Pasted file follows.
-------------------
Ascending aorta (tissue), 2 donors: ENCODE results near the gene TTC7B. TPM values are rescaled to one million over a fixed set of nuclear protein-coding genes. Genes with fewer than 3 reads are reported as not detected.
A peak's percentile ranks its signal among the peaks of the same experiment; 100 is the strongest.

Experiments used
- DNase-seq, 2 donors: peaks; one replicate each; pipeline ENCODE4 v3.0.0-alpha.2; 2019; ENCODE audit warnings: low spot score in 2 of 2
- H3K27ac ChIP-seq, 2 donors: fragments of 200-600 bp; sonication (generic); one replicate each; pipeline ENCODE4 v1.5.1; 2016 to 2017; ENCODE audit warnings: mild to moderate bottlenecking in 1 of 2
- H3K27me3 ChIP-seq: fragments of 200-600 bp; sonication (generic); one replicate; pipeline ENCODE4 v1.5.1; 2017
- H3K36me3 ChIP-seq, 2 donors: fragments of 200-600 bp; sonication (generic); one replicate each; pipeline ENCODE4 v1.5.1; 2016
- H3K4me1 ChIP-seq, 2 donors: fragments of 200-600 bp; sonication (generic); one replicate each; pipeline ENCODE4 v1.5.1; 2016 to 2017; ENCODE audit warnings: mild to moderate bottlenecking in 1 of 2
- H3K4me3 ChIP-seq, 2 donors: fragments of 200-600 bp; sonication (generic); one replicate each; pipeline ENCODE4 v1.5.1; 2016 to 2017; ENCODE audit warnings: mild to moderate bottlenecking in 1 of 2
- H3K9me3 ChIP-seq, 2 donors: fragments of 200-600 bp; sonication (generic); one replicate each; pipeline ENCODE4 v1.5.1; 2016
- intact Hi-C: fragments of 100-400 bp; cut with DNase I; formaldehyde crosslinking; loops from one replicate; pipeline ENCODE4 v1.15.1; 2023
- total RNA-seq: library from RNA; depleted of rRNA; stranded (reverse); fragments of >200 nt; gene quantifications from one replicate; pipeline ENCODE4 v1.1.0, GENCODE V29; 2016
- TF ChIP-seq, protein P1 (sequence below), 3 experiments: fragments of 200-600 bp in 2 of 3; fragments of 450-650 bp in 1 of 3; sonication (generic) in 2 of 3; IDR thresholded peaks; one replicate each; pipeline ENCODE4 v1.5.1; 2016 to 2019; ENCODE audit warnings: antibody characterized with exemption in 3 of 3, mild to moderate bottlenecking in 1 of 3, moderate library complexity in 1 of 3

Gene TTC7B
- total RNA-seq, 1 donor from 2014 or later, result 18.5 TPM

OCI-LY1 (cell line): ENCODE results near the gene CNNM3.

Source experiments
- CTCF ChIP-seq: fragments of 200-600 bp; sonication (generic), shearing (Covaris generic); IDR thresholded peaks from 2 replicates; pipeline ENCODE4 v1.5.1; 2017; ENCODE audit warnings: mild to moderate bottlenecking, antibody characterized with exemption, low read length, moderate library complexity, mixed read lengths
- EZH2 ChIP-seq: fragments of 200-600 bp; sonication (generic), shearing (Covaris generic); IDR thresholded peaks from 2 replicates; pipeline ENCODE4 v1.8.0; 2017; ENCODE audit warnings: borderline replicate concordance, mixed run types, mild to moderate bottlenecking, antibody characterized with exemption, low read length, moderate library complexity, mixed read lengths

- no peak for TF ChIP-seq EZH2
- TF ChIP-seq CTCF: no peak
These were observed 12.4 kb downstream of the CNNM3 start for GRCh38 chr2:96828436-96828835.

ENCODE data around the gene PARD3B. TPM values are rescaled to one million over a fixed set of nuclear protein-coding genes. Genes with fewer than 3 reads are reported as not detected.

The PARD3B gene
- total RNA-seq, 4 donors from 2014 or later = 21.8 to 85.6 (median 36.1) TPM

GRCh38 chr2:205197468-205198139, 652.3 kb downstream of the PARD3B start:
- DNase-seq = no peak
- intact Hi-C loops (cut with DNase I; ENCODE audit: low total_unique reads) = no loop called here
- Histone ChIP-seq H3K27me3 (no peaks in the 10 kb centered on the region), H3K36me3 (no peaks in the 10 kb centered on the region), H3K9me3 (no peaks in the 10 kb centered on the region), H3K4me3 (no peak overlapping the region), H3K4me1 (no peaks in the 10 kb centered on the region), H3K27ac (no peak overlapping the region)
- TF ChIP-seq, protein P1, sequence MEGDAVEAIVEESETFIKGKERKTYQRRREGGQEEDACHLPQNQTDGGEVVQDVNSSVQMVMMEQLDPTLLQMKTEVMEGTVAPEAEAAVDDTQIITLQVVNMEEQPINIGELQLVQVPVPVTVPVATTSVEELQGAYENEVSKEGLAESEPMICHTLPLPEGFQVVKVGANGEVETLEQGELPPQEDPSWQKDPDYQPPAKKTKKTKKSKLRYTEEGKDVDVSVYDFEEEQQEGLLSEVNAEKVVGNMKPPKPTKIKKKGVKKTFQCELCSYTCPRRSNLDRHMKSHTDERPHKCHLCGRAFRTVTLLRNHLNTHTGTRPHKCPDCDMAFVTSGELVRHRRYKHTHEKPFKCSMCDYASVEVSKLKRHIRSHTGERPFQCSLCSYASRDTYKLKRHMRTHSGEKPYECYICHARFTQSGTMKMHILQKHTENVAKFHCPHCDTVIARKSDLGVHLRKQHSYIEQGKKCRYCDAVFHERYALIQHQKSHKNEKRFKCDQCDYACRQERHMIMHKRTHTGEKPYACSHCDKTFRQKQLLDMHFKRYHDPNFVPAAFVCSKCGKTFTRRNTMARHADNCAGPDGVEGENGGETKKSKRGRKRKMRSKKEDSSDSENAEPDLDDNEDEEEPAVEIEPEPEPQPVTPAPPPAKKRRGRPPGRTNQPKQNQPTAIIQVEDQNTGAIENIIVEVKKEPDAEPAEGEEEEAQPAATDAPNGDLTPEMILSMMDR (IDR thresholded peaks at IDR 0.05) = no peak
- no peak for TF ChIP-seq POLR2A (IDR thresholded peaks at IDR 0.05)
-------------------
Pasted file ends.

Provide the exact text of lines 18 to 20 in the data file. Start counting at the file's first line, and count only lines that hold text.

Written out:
- CTCF ChIP-seq: fragments of 200-600 bp; sonication (generic), shearing (Covaris generic); IDR thresholded peaks from 2 replicates; pipeline ENCODE4 v1.5.1; 2017; ENCODE audit warnings: mild to moderate bottlenecking, antibody characterized with exemption, low read length, moderate library complexity, mixed read lengths
- EZH2 ChIP-seq: fragments of 200-600 bp; sonication (generic), shearing (Covaris generic); IDR thresholded peaks from 2 replicates; pipeline ENCODE4 v1.8.0; 2017; ENCODE audit warnings: borderline replicate concordance, mixed run types, mild to moderate bottlenecking, antibody characterized with exemption, low read length, moderate library complexity, mixed read lengths

- no peak for TF ChIP-seq EZH2